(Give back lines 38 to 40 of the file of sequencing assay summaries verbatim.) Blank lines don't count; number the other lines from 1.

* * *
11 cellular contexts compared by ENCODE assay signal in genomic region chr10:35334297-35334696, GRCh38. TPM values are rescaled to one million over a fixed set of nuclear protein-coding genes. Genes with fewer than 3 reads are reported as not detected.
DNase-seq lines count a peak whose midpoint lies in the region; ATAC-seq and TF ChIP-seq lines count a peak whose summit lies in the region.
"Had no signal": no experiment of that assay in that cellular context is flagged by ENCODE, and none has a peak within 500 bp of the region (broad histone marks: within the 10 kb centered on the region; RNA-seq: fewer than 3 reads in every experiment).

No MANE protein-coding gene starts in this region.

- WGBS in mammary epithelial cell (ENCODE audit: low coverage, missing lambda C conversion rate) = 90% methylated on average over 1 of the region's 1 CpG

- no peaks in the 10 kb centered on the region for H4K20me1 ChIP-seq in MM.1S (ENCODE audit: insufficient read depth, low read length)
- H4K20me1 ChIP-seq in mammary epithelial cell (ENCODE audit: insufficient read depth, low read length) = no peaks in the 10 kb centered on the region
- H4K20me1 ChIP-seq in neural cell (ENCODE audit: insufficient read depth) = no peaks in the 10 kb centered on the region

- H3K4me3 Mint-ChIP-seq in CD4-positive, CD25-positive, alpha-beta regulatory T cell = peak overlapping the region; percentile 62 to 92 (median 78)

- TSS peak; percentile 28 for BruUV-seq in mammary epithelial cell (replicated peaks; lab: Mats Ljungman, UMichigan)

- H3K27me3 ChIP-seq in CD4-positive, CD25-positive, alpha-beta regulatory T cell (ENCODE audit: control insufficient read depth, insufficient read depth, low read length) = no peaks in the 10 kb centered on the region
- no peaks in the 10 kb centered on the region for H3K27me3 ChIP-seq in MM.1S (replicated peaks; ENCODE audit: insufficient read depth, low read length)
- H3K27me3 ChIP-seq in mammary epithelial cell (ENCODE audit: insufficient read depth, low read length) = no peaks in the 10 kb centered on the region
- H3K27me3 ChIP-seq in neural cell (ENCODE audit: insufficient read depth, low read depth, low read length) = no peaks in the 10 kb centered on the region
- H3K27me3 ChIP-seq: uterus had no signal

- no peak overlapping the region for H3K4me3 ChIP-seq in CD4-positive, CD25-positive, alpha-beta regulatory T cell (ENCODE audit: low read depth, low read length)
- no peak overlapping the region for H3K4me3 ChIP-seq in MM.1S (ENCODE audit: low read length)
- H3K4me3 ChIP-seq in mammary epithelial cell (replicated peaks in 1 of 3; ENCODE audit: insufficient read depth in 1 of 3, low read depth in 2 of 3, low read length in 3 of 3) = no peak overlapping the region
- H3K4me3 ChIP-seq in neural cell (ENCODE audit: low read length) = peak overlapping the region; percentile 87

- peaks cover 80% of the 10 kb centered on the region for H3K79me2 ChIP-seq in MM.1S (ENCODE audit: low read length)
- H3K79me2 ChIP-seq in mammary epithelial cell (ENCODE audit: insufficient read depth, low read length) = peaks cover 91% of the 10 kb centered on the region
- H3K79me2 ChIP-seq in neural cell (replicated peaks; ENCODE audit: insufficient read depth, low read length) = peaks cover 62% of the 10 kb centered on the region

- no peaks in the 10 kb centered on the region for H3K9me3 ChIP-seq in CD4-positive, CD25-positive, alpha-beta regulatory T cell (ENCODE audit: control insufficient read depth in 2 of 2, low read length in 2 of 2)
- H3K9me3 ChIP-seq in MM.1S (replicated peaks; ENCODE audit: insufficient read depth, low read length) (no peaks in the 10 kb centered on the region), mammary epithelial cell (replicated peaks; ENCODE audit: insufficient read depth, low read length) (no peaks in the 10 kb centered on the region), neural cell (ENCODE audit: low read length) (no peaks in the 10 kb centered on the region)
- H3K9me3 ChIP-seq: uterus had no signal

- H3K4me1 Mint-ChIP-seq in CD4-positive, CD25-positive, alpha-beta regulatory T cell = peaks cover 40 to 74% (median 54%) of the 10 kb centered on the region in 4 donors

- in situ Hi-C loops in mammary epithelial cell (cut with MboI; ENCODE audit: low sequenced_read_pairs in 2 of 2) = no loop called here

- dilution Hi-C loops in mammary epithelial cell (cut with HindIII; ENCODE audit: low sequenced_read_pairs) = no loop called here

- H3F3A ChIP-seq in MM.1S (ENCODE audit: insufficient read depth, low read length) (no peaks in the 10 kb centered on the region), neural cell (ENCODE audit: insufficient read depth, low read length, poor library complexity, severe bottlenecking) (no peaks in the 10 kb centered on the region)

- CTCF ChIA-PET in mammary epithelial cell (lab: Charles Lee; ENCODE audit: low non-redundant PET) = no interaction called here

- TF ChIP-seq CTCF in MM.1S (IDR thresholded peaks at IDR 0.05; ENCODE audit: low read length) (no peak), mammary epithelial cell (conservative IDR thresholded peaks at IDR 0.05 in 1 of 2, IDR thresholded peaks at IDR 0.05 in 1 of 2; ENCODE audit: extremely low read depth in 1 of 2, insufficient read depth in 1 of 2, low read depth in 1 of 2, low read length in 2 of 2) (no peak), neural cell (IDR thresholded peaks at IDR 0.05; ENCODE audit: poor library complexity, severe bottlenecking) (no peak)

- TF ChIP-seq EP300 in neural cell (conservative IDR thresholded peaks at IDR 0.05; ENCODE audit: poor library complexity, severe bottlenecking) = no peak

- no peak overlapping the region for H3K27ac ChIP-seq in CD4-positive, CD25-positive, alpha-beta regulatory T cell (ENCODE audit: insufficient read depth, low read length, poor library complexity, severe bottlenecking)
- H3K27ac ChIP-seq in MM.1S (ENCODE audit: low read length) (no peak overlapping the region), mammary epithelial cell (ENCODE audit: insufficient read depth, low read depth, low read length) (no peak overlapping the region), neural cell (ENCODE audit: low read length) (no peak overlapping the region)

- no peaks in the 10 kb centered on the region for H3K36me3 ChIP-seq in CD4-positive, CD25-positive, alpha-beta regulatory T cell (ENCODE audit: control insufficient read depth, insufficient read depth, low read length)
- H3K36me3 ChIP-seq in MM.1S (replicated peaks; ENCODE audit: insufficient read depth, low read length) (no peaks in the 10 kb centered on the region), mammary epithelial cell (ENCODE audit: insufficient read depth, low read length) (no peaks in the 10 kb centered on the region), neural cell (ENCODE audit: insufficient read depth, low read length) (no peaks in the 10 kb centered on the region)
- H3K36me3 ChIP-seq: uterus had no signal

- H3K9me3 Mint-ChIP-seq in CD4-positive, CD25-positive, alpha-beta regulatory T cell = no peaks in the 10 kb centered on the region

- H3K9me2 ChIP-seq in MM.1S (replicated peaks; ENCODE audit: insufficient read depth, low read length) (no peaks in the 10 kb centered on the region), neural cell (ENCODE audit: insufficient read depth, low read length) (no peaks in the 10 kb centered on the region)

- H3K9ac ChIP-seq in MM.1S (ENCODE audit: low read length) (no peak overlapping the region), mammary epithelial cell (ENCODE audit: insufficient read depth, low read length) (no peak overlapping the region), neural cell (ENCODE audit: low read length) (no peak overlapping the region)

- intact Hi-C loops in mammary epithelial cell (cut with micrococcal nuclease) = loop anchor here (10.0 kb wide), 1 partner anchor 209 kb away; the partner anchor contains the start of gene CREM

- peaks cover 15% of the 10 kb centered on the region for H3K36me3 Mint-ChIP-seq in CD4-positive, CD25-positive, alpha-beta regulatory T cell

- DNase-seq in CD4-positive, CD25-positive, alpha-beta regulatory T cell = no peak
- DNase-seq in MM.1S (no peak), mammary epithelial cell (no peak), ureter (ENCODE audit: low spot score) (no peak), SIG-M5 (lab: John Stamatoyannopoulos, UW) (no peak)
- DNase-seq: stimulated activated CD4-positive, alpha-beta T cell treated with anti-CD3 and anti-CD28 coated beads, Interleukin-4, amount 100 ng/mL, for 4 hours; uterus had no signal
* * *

- H3K9me3 Mint-ChIP-seq in CD4-positive, CD25-positive, alpha-beta regulatory T cell = no peaks in the 10 kb centered on the region

- H3K9me2 ChIP-seq in MM.1S (replicated peaks; ENCODE audit: insufficient read depth, low read length) (no peaks in the 10 kb centered on the region), neural cell (ENCODE audit: insufficient read depth, low read length) (no peaks in the 10 kb centered on the region)

- H3K9ac ChIP-seq in MM.1S (ENCODE audit: low read length) (no peak overlapping the region), mammary epithelial cell (ENCODE audit: insufficient read depth, low read length) (no peak overlapping the region), neural cell (ENCODE audit: low read length) (no peak overlapping the region)